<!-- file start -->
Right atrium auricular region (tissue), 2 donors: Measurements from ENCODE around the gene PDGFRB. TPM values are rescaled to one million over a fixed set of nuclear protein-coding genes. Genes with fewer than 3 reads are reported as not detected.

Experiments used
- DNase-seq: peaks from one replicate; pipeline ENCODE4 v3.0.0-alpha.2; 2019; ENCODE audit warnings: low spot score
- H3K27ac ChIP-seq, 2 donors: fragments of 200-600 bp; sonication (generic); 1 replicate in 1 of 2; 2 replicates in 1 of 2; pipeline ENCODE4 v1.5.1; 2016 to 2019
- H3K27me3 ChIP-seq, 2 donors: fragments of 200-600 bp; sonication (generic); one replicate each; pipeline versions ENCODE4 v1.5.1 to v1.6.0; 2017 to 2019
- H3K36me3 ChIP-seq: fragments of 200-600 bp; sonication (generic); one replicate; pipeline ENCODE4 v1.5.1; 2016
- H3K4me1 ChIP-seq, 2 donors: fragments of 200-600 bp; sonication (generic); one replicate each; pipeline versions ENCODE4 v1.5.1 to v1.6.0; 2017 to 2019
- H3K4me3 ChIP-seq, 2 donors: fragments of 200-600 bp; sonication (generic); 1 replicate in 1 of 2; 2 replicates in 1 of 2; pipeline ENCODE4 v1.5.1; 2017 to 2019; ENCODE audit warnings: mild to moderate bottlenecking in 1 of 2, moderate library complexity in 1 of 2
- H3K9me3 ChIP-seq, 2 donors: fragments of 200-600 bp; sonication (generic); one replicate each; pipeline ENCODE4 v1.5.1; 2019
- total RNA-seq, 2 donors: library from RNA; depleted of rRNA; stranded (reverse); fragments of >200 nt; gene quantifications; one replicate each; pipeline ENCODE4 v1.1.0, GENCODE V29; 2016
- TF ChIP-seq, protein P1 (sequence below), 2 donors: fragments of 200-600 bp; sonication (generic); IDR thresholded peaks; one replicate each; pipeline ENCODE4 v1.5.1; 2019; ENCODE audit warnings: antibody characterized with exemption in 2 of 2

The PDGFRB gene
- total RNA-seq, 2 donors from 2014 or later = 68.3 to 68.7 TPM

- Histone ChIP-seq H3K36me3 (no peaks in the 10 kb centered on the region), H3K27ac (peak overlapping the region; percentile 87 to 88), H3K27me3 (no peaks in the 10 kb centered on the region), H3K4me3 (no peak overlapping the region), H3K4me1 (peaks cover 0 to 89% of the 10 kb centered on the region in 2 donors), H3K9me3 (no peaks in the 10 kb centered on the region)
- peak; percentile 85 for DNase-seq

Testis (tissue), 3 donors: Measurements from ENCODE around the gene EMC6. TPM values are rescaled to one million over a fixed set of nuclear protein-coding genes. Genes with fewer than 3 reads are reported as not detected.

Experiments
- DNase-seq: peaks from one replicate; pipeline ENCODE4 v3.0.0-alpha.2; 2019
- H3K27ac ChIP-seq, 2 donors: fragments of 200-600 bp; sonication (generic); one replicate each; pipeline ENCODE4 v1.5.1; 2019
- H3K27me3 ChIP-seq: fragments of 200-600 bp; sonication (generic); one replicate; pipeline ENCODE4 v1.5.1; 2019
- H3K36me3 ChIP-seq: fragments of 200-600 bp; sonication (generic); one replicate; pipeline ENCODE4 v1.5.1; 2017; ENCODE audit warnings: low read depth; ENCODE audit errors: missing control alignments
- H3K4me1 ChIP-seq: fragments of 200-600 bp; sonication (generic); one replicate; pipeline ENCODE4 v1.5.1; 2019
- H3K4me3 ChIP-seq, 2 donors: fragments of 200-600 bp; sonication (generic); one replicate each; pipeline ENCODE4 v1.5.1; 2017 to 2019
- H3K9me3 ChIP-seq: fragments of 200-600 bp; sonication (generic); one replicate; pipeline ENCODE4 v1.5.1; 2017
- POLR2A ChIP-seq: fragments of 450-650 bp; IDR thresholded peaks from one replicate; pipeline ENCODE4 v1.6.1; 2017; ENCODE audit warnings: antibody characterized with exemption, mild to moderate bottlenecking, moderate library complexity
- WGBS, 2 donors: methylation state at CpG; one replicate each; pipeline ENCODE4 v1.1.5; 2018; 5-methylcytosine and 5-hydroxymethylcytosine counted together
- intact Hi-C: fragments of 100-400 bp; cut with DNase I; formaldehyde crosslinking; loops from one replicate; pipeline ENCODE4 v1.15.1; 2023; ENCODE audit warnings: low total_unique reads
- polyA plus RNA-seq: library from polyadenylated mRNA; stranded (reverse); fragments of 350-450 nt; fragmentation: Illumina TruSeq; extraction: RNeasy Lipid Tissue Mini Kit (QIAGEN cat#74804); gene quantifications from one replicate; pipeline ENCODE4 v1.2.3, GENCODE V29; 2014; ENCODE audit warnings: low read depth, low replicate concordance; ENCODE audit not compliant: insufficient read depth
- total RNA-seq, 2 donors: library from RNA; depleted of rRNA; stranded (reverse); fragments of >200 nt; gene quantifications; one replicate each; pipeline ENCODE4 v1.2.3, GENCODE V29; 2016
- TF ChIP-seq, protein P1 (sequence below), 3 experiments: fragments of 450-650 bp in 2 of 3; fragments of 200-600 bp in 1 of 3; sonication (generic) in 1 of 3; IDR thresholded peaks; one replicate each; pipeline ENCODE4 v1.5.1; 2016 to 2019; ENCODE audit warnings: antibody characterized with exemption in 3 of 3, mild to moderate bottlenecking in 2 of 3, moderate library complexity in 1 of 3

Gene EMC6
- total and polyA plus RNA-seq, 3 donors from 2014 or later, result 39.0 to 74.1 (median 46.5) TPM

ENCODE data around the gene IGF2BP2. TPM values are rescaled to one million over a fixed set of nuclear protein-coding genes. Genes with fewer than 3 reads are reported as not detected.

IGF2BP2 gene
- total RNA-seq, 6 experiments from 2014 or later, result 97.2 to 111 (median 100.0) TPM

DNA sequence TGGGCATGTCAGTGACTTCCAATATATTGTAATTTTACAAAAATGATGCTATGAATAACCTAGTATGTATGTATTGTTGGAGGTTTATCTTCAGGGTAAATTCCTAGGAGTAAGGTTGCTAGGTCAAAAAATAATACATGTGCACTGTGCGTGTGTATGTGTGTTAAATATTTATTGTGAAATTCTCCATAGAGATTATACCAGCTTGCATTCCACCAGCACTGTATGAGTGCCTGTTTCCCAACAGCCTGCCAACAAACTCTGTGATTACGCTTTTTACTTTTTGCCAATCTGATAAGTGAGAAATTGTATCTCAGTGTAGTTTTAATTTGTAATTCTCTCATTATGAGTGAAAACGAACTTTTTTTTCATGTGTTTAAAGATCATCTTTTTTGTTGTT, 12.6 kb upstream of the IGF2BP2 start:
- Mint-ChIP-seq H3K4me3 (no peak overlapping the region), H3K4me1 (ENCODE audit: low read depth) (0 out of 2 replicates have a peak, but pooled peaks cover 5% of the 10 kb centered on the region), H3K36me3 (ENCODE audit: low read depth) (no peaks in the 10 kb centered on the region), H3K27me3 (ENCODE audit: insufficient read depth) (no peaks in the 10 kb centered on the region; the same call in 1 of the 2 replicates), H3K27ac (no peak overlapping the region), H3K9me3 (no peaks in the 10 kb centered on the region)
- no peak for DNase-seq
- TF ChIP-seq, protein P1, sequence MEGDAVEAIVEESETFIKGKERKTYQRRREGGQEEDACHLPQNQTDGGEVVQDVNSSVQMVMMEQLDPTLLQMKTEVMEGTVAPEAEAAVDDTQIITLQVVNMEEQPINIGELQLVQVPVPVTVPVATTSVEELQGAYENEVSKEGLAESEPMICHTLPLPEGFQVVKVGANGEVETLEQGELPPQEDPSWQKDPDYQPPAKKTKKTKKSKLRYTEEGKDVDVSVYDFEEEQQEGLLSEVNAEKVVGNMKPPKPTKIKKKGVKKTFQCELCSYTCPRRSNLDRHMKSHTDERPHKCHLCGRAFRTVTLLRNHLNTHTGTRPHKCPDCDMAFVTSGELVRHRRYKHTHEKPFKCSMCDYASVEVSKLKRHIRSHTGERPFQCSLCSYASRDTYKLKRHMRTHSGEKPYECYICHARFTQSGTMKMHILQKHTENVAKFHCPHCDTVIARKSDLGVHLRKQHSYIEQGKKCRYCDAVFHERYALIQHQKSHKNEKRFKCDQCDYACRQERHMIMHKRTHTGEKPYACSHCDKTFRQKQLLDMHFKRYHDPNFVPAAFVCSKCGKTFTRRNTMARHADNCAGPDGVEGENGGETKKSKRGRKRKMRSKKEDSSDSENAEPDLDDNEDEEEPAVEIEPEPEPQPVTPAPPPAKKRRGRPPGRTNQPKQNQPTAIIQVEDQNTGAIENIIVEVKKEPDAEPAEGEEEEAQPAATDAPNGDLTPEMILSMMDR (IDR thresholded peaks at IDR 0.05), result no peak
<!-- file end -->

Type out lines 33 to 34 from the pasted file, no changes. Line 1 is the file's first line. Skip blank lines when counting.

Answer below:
ENCODE data around the gene IGF2BP2. TPM values are rescaled to one million over a fixed set of nuclear protein-coding genes. Genes with fewer than 3 reads are reported as not detected.

IGF2BP2 gene